Affordable Energy

While Minnesota has historically had very low energy rates compared with other parts of the country and most of the world, electricity costs are rising rapidly and natural gas costs have become increasingly unstable. High energy prices particularly impact low-income households, who pay around 15% of their income for energy, as compared with 5% for the average household. Particularly for renters and low-income families, as well as small tenant businesses, without the ability to make improvements to reduce energy use, an aging and inefficient building stock is an increasing economic liability.

We see two main components of affordability: the price per unit of energy (rates) and the amount of energy consumed. While most public regulation of utilities is focused on keeping rates low, the actual economic impact on households and businesses is the total cost (rates multiplied by energy usage).


Due to increasing scarcity of fossil fuels and other traditionally dominant energy sources, we do not foresee energy rates going down as long as we are reliant on these sources.  Electricity rates have increased by an average of 4% per year over the past decade in Minnesota. Costs for clean energy are rapidly dropping (and with zero fuel cost for technologies like wind and solar, will remain low over their lifetime) and are reaching cost parity with dirty energy sources, creating opportunities for long-term savings in the transition. However, dependence on our current utilities creates a perverse disincentive for this transition, because our current utilities have billions of dollars in old investments in dirty energy infrastructure that they are trying to pay off.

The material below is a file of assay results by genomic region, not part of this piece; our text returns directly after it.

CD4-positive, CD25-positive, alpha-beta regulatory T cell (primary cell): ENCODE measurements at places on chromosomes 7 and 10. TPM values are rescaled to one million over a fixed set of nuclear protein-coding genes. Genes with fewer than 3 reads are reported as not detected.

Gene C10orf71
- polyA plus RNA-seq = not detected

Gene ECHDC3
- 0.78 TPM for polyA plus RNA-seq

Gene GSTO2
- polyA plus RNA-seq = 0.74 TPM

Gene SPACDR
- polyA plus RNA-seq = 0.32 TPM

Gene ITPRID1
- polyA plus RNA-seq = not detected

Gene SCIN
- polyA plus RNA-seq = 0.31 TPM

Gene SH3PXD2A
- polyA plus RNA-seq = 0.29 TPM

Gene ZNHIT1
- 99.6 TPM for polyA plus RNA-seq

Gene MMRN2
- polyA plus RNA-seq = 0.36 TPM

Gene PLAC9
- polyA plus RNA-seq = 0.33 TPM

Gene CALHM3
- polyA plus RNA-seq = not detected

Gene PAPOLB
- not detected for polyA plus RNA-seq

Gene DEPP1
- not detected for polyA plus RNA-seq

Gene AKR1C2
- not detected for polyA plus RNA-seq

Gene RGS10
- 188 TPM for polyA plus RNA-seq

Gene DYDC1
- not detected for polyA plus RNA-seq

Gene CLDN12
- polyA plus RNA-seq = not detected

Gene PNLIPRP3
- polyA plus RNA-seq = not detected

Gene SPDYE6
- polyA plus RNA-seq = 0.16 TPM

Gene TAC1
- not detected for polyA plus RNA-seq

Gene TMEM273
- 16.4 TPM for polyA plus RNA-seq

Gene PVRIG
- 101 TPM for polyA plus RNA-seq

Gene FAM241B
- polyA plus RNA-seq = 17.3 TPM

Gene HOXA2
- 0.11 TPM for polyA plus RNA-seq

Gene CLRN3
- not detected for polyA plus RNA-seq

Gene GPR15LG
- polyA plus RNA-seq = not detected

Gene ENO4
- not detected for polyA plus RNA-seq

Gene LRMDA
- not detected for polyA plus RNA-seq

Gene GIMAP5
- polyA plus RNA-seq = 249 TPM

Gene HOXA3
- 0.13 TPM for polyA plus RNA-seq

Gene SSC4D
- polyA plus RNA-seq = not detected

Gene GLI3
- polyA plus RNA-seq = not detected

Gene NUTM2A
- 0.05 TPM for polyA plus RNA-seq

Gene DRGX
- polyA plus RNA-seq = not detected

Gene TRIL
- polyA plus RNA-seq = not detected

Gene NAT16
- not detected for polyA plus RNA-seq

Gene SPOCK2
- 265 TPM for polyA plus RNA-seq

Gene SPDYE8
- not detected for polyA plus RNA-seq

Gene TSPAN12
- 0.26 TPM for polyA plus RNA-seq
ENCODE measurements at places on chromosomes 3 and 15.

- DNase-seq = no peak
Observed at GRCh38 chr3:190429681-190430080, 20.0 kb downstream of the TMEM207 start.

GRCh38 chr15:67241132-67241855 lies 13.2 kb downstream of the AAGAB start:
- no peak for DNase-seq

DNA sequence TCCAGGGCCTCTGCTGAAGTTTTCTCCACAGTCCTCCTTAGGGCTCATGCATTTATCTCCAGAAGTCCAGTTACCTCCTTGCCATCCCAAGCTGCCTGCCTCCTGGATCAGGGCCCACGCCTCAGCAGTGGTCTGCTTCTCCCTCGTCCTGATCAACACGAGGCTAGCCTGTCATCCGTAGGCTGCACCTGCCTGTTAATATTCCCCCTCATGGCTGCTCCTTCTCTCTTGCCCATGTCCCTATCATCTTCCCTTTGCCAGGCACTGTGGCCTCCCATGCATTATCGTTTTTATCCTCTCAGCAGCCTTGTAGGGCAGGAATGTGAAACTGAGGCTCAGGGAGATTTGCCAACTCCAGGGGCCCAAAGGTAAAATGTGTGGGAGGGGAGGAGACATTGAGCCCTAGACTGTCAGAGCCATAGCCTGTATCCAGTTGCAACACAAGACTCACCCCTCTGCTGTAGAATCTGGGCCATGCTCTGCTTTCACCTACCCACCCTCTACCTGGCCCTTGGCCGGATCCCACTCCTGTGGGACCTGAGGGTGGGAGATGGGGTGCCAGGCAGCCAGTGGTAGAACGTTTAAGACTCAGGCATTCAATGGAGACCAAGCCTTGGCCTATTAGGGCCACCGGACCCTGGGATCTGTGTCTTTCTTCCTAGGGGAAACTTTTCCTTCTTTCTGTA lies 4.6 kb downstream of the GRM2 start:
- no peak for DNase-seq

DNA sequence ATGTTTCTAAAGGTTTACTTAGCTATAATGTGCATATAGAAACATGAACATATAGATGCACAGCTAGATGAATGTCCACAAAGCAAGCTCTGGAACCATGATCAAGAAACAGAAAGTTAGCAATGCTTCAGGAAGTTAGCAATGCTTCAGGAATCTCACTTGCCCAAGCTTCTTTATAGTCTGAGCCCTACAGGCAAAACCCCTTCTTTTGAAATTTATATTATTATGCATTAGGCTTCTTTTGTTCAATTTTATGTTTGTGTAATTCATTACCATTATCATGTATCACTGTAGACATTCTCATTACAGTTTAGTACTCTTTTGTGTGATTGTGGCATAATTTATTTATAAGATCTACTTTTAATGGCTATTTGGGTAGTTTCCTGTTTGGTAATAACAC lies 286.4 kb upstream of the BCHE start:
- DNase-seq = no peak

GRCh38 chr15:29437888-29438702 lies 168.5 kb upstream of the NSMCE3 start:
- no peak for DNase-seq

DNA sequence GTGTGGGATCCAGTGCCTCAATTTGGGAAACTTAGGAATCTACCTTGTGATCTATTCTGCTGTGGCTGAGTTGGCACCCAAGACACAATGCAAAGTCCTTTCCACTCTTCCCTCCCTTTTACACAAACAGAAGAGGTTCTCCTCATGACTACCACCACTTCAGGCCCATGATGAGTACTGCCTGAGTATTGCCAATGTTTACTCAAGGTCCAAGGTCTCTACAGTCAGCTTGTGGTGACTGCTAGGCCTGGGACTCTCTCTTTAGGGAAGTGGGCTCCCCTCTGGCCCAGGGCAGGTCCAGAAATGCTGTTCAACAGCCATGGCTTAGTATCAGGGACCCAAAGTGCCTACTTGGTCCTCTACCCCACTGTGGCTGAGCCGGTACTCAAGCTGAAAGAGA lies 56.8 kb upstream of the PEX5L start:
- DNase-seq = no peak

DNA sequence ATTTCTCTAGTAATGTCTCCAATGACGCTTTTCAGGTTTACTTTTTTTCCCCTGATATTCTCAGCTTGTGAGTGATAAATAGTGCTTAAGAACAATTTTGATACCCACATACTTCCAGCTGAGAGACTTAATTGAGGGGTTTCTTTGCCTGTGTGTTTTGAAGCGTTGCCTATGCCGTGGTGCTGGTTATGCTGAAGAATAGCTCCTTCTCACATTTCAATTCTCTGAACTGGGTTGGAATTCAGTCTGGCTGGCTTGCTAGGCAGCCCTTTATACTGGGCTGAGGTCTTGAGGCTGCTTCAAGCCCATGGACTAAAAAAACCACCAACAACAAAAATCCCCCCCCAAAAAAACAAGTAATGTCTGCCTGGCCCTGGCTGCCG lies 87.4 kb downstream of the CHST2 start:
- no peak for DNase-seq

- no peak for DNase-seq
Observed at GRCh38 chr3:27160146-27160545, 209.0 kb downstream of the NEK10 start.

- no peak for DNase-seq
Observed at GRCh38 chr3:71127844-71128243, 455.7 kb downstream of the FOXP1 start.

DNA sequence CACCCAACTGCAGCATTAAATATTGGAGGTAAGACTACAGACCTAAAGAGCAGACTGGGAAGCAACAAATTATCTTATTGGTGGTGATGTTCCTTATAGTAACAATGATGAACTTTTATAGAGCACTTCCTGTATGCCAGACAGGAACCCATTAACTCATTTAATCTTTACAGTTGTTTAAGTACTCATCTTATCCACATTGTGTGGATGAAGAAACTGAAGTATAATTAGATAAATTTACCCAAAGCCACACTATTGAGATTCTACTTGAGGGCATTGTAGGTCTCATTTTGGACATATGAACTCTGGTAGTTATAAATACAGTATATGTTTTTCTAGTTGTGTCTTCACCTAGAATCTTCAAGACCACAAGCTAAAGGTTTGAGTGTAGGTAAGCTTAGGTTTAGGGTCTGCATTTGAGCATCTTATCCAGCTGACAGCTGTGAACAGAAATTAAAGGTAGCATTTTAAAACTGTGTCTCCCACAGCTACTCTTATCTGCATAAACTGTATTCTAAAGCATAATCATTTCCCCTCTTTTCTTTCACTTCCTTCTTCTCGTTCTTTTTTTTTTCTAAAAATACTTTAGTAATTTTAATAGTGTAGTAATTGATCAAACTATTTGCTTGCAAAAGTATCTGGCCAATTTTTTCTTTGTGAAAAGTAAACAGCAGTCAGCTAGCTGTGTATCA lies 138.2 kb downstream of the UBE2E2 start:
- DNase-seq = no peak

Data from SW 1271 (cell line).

In the electrical sector in particular, where Xcel Energy also owns the generation facilities for energy, this means that when demand for utility power drops (either from using less energy or from generating more clean energy on site), utility returns on all those old investments drop. Because energy utilities are regulated monopolies and are guaranteed by state rate-making procedures to make profits on their investments, this causes companies like Xcel Energy to demand rate increases when energy use drops – most recently in the 2013 Xcel Energy rate increase of 8.6% approved by the state of Minnesota. If efforts to increase energy efficiency and generate more clean energy owned by energy users continue, this will create a steady upward pressure on electricity rates. This is not because these actions are more expensive, but because utilities are making less profit than they projected from past investments that they have made.

The impact on rates for heating fuel with Centerpoint is somewhat different because gas distribution companies tend to buy and sell gas on the market, and because Centerpoint’s rates have been de-linked from volume for the past 3 years. Essentially, they spread the costs of maintaining the distribution system around their customers and simply pass on the cost of the gas they buy. Rates for natural gas will most strongly be driven by the future price of natural gas. Because prices right now are artificially depressed by a glut on the market (many gas drillers are selling at a loss because there is so much on the market and it cannot be effectively stored in large quantities), we can expect the rates for natural gas to go up over time.